Low cloud, light drizzle and northerlies in early June wasn’t as bad as i expected; the first birds I put my bins onto as i walked up the cliff path at 06.00 am were a female Marsh Harrier and a Red Kite sharing c100 metres of airspace over the harbour. The Kite flew towards Langdon and the Harrier over Dover Castle and away to the west.

The Kite was later seen feeding on a carcass from Foxhill down surrounded by Corvids, and was one of 3 birds seen this morning.

The most surprising bird of the day was a singing Willow warbler near the radar station, this along with a perched and calling Siskin were the only passerines of note.

The Below Dingy Skipper was noted the day previously but forgotten about in the excitement…

03/06/21 Black Stork!

A colder start to today and some sea fog meant not much to look at so me and Rich Bonser had time to catch up whilst walking east from Langdon Hole first thing. The winds had switched over night to a South Westerly and the only thing of note really was a singing Black Redstart and a displaced Reed Warbler in song too.

The sun eventually burnt through most of the mist at around 09.30 and a few moments later, whilst we stood on lighthouse down, Rich suddenly exclaimed “Fucking Hell!’, looking up I saw the source of his exclamation : an immaculate Black stork drifted over our heads only about 80 metres up.

The bird drifted south and out to sea from where we stood on light house down and into the mist, We put the news out and it was seen by some of the Bockhill lot as it came back in and moved west (I think).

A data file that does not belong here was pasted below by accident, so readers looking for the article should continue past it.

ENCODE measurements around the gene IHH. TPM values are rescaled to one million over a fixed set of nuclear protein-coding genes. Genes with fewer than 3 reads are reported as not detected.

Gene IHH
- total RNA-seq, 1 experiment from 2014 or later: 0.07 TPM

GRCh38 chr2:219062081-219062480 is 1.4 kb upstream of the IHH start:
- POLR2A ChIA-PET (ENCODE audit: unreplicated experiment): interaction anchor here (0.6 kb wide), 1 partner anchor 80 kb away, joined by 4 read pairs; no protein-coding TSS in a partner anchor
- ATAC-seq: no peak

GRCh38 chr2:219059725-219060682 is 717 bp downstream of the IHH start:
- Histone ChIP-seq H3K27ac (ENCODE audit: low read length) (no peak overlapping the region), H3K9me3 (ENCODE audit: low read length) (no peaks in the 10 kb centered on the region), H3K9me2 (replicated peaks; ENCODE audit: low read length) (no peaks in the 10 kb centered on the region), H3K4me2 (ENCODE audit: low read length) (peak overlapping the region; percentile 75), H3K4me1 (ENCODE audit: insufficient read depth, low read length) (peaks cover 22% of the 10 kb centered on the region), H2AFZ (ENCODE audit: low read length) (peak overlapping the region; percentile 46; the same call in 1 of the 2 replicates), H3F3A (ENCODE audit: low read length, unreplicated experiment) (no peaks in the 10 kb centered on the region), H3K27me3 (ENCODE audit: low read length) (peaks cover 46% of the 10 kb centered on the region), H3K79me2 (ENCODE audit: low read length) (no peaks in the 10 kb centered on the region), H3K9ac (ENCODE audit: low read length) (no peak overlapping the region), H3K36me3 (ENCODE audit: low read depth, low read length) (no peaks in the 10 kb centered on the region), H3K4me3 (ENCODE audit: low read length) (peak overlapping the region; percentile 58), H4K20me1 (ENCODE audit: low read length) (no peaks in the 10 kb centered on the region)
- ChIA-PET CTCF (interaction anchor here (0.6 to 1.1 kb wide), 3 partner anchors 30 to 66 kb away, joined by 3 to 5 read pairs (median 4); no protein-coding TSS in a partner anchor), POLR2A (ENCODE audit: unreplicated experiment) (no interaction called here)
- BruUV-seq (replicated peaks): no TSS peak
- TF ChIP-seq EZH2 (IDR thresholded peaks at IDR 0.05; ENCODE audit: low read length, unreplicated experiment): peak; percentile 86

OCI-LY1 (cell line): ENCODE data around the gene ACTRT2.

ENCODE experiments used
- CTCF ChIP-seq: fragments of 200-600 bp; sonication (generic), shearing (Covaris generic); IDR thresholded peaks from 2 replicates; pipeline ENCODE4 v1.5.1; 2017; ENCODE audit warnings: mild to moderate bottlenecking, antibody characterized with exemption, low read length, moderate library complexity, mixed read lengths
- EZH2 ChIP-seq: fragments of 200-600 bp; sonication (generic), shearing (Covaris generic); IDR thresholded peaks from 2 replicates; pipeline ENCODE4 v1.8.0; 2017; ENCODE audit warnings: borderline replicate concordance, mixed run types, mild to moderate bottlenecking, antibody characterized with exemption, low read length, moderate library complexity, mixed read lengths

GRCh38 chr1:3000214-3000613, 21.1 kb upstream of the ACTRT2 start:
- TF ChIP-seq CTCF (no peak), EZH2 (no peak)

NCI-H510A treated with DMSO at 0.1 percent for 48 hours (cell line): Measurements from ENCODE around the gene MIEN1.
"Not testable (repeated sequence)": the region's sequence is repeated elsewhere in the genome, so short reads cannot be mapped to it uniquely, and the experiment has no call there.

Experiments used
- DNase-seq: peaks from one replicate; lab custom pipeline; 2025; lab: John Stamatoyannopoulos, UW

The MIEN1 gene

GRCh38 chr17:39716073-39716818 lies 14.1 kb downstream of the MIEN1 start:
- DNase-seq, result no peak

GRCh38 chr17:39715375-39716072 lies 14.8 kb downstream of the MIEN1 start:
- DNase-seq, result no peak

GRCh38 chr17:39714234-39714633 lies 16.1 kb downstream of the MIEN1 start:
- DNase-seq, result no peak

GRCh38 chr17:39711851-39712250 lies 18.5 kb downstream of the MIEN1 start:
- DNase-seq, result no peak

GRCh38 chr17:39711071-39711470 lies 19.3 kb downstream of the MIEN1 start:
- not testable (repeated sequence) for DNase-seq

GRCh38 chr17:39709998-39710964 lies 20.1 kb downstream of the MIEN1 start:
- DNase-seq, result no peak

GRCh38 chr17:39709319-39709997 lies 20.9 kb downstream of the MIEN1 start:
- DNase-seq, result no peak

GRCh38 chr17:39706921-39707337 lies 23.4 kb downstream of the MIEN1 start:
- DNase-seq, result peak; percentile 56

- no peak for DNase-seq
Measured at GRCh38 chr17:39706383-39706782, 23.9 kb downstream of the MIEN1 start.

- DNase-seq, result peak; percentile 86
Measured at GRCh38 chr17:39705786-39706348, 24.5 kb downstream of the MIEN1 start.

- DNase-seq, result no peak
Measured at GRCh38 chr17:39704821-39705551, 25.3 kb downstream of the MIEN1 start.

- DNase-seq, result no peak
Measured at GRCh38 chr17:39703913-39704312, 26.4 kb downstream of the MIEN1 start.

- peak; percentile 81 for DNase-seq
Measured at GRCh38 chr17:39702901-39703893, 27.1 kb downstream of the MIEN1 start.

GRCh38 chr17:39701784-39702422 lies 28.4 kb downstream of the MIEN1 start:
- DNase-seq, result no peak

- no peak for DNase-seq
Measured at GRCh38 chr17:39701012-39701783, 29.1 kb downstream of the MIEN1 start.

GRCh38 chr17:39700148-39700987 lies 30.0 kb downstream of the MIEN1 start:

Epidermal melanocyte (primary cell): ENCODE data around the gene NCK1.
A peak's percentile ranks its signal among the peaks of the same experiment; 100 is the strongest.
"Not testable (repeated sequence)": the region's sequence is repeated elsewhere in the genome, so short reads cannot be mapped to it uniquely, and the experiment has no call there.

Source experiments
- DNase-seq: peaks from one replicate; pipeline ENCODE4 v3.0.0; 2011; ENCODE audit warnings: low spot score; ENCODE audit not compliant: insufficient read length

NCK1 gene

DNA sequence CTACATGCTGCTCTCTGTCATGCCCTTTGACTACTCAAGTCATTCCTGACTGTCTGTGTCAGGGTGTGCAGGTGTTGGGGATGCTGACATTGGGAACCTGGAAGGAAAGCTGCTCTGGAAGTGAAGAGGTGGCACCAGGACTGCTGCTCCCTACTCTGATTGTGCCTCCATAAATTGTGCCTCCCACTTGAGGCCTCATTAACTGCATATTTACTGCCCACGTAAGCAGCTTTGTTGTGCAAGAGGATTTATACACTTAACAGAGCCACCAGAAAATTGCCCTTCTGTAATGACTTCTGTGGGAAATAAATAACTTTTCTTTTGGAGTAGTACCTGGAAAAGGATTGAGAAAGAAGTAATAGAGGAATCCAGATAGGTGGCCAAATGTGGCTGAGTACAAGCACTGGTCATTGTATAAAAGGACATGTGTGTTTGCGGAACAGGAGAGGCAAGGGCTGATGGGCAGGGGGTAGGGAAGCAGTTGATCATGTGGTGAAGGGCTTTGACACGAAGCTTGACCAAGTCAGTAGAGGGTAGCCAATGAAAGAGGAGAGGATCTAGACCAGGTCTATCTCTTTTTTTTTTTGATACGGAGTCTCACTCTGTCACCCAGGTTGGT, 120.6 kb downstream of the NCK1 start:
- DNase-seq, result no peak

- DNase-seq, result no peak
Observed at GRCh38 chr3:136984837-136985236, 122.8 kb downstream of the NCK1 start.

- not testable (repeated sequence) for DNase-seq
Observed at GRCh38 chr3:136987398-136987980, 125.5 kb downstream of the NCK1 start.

Another great day on the headland and really nice to share the excitment with a pal.

02/06/21 5 Rose Coloured Starlings and Bee Eater!

A memorable morning for me out on the headland today with a South easterly breeze coming in off the sea. At about 08.40, and Just 10 minutes after discussing the approaching invasion of Rosy Starlings with Lucy and Mark Love I had a flock of 5 fly North over fields just north of SouthForeland lighthouse!

I picked them up as a tight ball of starling sp’s flying across the horizon about half a field away (their commoner congeners have been hard to find at the moment) and as I quickly got my bins on them the SHOCK of seeing 5 Rose coloured Starlings flying together will stay with me for sure.

My camera wasn’t focusing immediately so I lost a few seconds whilst they got further away, although I managed some distant heat hazed shots. They really seemed to be in migration mode and I lost them towards Reach road.

Now hot in pursuit and imagining them perched on and around the sheep or on the fences in that direction I made my way whilst putting out the news only to be interrupted 25 minutes later by the familiar sound of a Bee Eater calling above Langdon Hole to my left, I heard it 3/4 times before picking it up as it came over the Radar station and right over my head as I stood at Reach road, Id imagine it flew over my house just before that too.

A couple of Record shots, A few more calls, and it was gone, headed East over the fields north of the road.

Other birds of note were a Hobby (that Im seeing everyday in a similar place…) and perhaps 20 Swallows East. A really exciting hour or so and a sea swim to celebrate! Im happy we moved here.

Looking back at South foreland lighthouse from near Reach road


Officially the first day of summer and another warm bright day with Easterly winds. Notable birds were my first Crossbill of the year, an immature male that flew over West calling only to appear 5 mins late in a coniferous tree on lighthouse down, fed for a couple of minutes then moved on again. Later on a Hobby flew West over the Castle around mid pm.

I was excited to learn when we moved in that we have Wall lizards in the garden and between our garden, next door and the waste land at the end of the road there seems to be a very healthy population, apparently the Italian subspecies, I havent managed to photograph the largest males which are quite impressive but heres a couple smaller males from today.

Butterflys are becoming more obvious this past day or two but this Mother Shipton, day flying moth, was nice.